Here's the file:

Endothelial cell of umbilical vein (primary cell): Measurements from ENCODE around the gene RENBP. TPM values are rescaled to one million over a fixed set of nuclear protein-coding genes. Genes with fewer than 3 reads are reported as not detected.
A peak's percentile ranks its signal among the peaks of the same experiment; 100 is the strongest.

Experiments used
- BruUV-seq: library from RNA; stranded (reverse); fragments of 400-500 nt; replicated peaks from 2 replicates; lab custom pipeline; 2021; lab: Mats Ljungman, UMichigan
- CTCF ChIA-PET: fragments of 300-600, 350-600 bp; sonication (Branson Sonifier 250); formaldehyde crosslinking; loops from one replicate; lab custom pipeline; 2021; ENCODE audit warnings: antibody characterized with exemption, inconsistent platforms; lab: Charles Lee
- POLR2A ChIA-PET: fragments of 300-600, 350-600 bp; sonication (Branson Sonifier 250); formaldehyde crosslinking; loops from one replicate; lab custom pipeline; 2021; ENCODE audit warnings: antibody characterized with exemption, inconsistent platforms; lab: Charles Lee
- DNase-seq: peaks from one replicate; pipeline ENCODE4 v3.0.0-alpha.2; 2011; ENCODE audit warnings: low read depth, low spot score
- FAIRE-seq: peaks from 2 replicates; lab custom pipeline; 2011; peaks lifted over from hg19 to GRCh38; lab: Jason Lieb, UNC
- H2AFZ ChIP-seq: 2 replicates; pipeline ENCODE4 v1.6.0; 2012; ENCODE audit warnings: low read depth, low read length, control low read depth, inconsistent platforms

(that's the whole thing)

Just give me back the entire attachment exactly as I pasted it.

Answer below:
Endothelial cell of umbilical vein (primary cell): Measurements from ENCODE around the gene RENBP. TPM values are rescaled to one million over a fixed set of nuclear protein-coding genes. Genes with fewer than 3 reads are reported as not detected.
A peak's percentile ranks its signal among the peaks of the same experiment; 100 is the strongest.

Experiments used
- BruUV-seq: library from RNA; stranded (reverse); fragments of 400-500 nt; replicated peaks from 2 replicates; lab custom pipeline; 2021; lab: Mats Ljungman, UMichigan
- CTCF ChIA-PET: fragments of 300-600, 350-600 bp; sonication (Branson Sonifier 250); formaldehyde crosslinking; loops from one replicate; lab custom pipeline; 2021; ENCODE audit warnings: antibody characterized with exemption, inconsistent platforms; lab: Charles Lee
- POLR2A ChIA-PET: fragments of 300-600, 350-600 bp; sonication (Branson Sonifier 250); formaldehyde crosslinking; loops from one replicate; lab custom pipeline; 2021; ENCODE audit warnings: antibody characterized with exemption, inconsistent platforms; lab: Charles Lee
- DNase-seq: peaks from one replicate; pipeline ENCODE4 v3.0.0-alpha.2; 2011; ENCODE audit warnings: low read depth, low spot score
- FAIRE-seq: peaks from 2 replicates; lab custom pipeline; 2011; peaks lifted over from hg19 to GRCh38; lab: Jason Lieb, UNC
- H2AFZ ChIP-seq: 2 replicates; pipeline ENCODE4 v1.6.0; 2012; ENCODE audit warnings: low read depth, low read length, control low read depth, inconsistent platforms